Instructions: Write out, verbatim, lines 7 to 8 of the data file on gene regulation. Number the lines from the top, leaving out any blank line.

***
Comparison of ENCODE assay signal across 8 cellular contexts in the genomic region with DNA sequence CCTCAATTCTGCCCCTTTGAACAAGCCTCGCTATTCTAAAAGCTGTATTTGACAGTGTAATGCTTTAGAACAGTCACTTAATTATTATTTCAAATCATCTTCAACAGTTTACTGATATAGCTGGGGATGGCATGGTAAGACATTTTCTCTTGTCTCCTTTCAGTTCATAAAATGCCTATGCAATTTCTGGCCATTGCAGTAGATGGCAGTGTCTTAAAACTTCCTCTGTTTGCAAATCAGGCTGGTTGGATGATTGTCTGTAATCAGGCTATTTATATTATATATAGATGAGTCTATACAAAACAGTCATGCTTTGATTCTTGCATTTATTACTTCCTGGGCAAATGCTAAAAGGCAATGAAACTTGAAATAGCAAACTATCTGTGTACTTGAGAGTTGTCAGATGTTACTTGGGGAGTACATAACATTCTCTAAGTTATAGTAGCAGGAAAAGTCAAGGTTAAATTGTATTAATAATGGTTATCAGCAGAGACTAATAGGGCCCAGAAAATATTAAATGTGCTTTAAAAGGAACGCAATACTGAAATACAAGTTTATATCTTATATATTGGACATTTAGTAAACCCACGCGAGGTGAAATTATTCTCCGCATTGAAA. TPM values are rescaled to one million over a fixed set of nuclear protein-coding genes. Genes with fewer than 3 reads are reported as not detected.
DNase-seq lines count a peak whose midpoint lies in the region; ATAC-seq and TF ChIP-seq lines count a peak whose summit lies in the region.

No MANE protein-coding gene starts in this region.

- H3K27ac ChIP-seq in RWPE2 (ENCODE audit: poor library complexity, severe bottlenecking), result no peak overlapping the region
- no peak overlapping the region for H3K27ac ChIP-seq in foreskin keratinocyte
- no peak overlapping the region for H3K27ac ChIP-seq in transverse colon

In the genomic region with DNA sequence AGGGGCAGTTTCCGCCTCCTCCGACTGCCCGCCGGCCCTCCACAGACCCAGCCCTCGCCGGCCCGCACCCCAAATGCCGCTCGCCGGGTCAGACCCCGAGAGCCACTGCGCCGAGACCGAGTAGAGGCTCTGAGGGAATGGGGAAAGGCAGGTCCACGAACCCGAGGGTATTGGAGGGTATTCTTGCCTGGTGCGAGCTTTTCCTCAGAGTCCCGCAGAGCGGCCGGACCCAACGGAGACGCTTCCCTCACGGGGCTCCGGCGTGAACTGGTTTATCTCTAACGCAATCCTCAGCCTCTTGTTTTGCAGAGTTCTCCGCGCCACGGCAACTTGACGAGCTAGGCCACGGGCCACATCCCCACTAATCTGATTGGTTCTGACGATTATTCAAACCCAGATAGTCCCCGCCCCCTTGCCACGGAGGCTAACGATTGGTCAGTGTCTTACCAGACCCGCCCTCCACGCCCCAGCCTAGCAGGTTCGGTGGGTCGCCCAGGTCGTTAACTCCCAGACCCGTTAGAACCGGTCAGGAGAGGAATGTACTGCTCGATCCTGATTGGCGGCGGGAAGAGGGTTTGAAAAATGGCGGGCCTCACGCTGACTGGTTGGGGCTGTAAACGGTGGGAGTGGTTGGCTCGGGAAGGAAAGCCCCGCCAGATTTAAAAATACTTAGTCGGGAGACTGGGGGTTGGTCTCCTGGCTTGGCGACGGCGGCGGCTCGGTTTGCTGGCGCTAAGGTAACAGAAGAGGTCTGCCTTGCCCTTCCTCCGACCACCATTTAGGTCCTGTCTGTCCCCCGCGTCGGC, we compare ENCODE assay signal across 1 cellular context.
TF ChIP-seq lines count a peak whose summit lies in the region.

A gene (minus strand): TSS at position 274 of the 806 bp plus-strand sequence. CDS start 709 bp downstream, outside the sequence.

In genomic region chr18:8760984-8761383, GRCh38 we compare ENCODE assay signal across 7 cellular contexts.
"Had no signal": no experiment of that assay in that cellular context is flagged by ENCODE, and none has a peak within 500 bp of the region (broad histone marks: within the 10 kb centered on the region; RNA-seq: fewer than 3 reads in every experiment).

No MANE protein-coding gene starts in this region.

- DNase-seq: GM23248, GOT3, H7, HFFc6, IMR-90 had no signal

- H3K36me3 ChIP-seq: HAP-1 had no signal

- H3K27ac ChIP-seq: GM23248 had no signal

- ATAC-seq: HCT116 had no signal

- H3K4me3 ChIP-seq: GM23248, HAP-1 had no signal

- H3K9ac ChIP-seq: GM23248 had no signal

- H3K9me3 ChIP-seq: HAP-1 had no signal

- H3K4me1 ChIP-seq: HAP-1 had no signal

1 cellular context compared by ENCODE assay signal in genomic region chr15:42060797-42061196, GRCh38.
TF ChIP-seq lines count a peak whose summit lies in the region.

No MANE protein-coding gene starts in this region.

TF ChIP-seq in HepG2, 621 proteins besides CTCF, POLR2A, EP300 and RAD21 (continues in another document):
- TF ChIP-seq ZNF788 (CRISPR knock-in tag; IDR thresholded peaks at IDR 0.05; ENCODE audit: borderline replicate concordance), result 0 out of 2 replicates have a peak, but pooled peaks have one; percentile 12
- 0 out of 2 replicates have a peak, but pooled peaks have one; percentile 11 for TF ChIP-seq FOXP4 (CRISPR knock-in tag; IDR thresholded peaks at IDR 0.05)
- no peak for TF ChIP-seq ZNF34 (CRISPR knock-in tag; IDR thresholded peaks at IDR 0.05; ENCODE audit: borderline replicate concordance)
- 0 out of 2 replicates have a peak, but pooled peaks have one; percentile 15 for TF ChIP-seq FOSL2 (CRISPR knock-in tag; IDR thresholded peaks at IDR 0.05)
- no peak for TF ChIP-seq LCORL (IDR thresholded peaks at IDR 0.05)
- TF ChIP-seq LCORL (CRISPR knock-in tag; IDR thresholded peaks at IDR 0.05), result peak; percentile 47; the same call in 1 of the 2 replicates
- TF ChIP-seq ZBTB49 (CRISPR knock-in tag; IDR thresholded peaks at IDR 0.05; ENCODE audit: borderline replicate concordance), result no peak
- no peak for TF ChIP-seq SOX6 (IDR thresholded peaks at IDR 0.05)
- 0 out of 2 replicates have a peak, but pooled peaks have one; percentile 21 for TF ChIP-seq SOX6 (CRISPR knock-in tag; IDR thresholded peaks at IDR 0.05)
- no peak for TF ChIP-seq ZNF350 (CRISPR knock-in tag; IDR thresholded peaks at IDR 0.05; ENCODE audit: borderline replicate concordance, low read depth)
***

In the genomic region with DNA sequence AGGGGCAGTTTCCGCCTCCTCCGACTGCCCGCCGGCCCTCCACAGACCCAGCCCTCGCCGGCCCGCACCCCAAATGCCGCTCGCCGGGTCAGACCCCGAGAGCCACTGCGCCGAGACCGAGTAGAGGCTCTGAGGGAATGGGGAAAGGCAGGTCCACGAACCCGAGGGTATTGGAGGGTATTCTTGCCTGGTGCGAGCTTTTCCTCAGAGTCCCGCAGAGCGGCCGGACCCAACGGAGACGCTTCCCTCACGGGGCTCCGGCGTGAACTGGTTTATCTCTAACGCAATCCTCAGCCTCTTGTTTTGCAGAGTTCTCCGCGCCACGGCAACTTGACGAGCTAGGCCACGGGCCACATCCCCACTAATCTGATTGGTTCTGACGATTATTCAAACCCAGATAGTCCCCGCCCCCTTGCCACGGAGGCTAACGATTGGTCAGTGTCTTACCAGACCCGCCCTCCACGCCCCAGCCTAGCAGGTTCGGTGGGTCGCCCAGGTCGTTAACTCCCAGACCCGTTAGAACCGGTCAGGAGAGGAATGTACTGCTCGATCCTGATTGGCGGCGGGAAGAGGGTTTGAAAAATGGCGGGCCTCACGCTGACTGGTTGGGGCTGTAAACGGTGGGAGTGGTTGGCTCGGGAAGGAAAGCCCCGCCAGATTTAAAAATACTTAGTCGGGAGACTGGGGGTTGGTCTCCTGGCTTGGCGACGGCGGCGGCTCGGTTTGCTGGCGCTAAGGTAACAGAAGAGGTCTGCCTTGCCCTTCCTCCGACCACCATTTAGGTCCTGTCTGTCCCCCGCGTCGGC, we compare ENCODE assay signal across 1 cellular context.
TF ChIP-seq lines count a peak whose summit lies in the region.